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Staffordshire cylindrical redware small teapot and cover, circa 1770, with straight tapering spout and loop handle, the body with mould-applied decoration consisting of two panels of swagged floral scroll containing figures in the chinoiserie style, the lid with further foliate scroll and surmounted by a finial, the base impressed with a pseudo-Chinese mark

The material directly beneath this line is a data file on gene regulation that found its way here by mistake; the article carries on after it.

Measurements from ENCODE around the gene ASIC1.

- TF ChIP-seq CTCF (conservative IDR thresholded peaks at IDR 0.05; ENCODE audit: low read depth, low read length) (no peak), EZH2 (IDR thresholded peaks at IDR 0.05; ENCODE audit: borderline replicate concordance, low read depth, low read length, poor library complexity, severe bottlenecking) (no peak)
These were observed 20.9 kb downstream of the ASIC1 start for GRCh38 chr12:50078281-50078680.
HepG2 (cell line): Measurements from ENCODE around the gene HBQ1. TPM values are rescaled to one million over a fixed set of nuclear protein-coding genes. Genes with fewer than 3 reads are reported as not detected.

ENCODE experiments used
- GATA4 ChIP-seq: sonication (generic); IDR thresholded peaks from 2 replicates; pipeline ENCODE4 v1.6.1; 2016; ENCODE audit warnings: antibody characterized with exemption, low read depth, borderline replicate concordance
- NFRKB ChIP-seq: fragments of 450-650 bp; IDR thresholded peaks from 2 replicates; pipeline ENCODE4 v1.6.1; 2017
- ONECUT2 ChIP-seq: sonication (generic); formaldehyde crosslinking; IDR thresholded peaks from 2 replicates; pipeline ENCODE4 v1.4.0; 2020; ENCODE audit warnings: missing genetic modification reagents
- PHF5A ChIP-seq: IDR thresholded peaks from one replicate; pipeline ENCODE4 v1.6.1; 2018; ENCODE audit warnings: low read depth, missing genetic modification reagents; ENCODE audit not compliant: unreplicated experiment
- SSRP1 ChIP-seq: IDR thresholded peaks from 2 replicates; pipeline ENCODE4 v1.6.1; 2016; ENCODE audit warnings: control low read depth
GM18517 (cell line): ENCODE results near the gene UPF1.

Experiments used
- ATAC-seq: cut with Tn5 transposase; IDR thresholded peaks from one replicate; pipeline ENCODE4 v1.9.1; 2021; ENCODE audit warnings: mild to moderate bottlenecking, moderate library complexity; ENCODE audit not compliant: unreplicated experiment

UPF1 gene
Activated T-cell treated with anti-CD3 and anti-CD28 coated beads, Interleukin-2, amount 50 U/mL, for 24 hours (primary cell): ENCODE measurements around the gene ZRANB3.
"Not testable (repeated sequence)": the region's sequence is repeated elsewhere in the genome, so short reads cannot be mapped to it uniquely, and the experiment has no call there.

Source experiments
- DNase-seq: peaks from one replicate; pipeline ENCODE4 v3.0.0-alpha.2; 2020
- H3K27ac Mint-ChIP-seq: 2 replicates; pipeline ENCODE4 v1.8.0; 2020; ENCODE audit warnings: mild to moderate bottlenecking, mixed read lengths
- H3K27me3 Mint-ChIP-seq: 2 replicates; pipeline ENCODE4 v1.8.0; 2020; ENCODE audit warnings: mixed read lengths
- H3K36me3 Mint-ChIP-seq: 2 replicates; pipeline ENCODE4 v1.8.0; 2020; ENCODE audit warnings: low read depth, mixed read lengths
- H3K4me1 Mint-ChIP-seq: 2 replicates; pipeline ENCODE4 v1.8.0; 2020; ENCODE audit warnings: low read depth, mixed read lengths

Amongst the many European craftspeople who migrated to England upon the accession of Mary and William of Orange were the Dutch Elers brothers, John and David. Silversmiths by trade they turned to pottery, and set up in Staffordshire, producing a variation of the redware style which had been developed in the Netherlands in the late seventeenth century. Though redware had initially developed in imitation of imported Chinese Yixing teapots, English manufactories, while retaining stylistic references to China (see the pseudo Chinese-seal and Chinoiserie figures on this example), developed their own innovative techniques and distinctive styles.